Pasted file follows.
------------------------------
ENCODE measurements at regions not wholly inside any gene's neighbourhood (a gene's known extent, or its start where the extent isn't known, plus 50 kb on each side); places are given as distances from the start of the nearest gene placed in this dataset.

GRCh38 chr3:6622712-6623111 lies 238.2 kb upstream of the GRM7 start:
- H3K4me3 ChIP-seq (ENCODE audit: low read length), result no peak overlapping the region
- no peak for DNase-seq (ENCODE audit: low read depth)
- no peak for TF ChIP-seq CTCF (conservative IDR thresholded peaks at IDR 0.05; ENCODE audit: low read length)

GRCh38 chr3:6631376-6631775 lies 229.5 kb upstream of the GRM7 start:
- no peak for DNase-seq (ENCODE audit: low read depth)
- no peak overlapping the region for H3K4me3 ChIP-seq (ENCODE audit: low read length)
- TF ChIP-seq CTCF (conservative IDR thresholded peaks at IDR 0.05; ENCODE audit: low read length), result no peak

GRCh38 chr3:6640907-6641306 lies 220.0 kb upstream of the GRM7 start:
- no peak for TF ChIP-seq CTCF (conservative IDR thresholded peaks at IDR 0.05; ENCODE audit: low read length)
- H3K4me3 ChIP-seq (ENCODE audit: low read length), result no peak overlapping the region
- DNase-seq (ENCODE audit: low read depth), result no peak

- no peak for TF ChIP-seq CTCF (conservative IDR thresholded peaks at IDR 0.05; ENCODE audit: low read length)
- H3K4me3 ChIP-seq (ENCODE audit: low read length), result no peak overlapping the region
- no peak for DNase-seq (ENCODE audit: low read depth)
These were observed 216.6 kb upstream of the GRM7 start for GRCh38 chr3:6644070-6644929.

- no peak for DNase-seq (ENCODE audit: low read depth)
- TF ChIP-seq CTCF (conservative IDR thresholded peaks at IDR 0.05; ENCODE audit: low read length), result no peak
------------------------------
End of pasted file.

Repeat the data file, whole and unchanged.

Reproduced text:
ENCODE measurements at regions not wholly inside any gene's neighbourhood (a gene's known extent, or its start where the extent isn't known, plus 50 kb on each side); places are given as distances from the start of the nearest gene placed in this dataset.

GRCh38 chr3:6622712-6623111 lies 238.2 kb upstream of the GRM7 start:
- H3K4me3 ChIP-seq (ENCODE audit: low read length), result no peak overlapping the region
- no peak for DNase-seq (ENCODE audit: low read depth)
- no peak for TF ChIP-seq CTCF (conservative IDR thresholded peaks at IDR 0.05; ENCODE audit: low read length)

GRCh38 chr3:6631376-6631775 lies 229.5 kb upstream of the GRM7 start:
- no peak for DNase-seq (ENCODE audit: low read depth)
- no peak overlapping the region for H3K4me3 ChIP-seq (ENCODE audit: low read length)
- TF ChIP-seq CTCF (conservative IDR thresholded peaks at IDR 0.05; ENCODE audit: low read length), result no peak

GRCh38 chr3:6640907-6641306 lies 220.0 kb upstream of the GRM7 start:
- no peak for TF ChIP-seq CTCF (conservative IDR thresholded peaks at IDR 0.05; ENCODE audit: low read length)
- H3K4me3 ChIP-seq (ENCODE audit: low read length), result no peak overlapping the region
- DNase-seq (ENCODE audit: low read depth), result no peak

- no peak for TF ChIP-seq CTCF (conservative IDR thresholded peaks at IDR 0.05; ENCODE audit: low read length)
- H3K4me3 ChIP-seq (ENCODE audit: low read length), result no peak overlapping the region
- no peak for DNase-seq (ENCODE audit: low read depth)
These were observed 216.6 kb upstream of the GRM7 start for GRCh38 chr3:6644070-6644929.

- no peak for DNase-seq (ENCODE audit: low read depth)
- TF ChIP-seq CTCF (conservative IDR thresholded peaks at IDR 0.05; ENCODE audit: low read length), result no peak